Relying on a sentence immediately preceding the above-quoted regulation, which states that " [t]he accuracy of the official position description" is not appealable to OPM, 5 C.F.R. § 511.607(a) (1), Kleiman asserts that OPM's "classification appeal procedure ... provides no opportunity for individuals to correct inaccuracies in personnel-related records, including inaccurate position descriptions." Reply Brief at 7 (emphasis added). This is not correct. What the first sentence takes away, the rest of the section gives back. Rather than rendering an "inaccurate position description" truly "unreviewable," the provision (as can be seen from the language quoted above) merely requires that the matter first be taken up with an employee's supervisor, then through "administrative or negotiated grievance procedures," and then to OPM. To make matters clearer still, § 511.607(b) expressly sets forth those "issues [which] are neither appealable nor reviewable," period. The accuracy of an official position description is not one of them.


The Privacy Act provides in pertinent part that:

(d) Each agency that maintains a system of records shall--


(2) permit [an] individual to request amendment of a record pertaining to him and--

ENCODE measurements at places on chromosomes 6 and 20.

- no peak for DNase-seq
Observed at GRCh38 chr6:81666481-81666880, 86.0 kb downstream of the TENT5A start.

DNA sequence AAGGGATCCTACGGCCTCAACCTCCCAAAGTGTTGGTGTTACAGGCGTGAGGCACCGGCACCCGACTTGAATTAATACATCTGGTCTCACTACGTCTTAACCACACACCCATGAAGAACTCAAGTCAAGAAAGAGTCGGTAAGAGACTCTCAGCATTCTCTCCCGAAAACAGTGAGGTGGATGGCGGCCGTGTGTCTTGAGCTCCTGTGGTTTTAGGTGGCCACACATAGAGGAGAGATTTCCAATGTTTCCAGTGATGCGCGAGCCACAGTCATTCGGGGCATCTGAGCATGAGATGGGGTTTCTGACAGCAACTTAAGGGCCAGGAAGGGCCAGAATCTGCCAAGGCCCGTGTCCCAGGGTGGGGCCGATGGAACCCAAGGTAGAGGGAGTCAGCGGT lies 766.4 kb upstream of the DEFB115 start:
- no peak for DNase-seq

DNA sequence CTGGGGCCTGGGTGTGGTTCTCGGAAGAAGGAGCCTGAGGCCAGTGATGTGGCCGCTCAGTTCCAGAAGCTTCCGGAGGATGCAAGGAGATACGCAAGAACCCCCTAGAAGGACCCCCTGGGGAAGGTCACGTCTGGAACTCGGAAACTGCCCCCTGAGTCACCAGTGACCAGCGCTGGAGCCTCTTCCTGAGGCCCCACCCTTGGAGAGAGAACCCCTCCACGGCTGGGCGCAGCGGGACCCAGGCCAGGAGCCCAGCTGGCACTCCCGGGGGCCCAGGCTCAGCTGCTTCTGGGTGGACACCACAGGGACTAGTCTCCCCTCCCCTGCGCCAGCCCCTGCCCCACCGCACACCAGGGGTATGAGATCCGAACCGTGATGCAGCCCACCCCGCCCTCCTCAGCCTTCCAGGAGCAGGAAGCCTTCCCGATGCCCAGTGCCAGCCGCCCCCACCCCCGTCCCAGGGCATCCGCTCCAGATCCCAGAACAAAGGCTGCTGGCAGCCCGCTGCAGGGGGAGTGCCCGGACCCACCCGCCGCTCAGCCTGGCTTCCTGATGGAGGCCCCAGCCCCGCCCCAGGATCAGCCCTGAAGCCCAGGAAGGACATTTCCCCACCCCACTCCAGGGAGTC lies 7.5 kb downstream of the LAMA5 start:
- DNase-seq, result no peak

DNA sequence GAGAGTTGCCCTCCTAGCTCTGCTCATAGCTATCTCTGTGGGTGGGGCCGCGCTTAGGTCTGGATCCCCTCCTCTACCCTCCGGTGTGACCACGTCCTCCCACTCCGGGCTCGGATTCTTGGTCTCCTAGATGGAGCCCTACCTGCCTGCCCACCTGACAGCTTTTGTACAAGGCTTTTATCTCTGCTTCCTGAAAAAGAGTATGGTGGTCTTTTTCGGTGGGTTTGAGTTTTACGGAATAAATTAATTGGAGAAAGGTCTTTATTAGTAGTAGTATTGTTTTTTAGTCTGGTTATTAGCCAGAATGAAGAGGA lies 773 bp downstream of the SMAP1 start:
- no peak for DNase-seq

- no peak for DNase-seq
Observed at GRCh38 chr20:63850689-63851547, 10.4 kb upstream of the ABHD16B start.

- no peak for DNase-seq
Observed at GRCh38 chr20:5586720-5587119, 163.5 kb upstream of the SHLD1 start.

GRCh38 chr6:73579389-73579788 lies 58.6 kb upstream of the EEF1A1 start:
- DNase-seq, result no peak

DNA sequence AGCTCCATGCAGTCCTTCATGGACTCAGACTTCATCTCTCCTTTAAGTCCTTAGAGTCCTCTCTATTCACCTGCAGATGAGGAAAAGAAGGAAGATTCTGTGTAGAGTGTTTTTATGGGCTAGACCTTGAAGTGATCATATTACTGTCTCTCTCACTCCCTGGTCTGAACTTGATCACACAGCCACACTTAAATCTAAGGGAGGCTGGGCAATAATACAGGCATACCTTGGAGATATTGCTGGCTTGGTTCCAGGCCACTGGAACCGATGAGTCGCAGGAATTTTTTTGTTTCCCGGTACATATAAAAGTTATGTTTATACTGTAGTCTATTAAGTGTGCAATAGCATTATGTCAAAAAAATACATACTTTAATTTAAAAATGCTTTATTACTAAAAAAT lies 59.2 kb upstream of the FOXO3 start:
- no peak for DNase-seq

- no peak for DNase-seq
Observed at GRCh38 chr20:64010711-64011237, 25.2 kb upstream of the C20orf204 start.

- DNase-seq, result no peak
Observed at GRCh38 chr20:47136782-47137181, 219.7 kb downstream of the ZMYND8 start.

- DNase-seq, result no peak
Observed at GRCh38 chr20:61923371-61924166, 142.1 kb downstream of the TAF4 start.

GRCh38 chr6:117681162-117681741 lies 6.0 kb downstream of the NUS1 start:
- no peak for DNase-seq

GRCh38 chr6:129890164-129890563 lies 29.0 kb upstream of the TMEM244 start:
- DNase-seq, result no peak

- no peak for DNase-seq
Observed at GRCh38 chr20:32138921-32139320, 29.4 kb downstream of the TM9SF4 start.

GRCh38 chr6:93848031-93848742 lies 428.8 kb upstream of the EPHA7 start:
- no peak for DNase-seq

(B) promptly, either--

(i) make any correction of any portion thereof which the individual believes is not accurate, relevant, timely or complete; or

(ii) inform the individual of its refusal to amend the record in accordance with his request


(g) (1) Whenever any agency

(A) makes a determination under subsection (d) (3) of this section not to amend an individual's record in accordance with his request, or fails to make such review in conformity with that subsection;


(C) fails to maintain any record concerning any individual with such accuracy, relevance, timeliness, and completeness as is necessary to assure fairness in any determination relating to the qualifications, character, rights, or opportunities of, or benefits to the individual that may be made on the basis of such record, and consequently a determination is made which is adverse to the individual;


the individual may bring a civil action against the agency, and the district courts of the United States shall have jurisdiction in the matters under the provisions of this subsection.

5 U.S.C. § 552a.


This harmony also means that nothing we say today should be taken to cast doubt on Hubbard's statement that "the Privacy Act permits a federal job applicant to recover damages for an adverse personnel action actually caused by an inaccurate or incomplete record." 809 F.2d at 5 (second emphasis added). Hubbard's holding was based on the "actually caused" language; ours is grounded in the reading of "accurate." Cf. Dickson, 828 F.2d at 34-35; Rogers, 607 F. Supp. at 699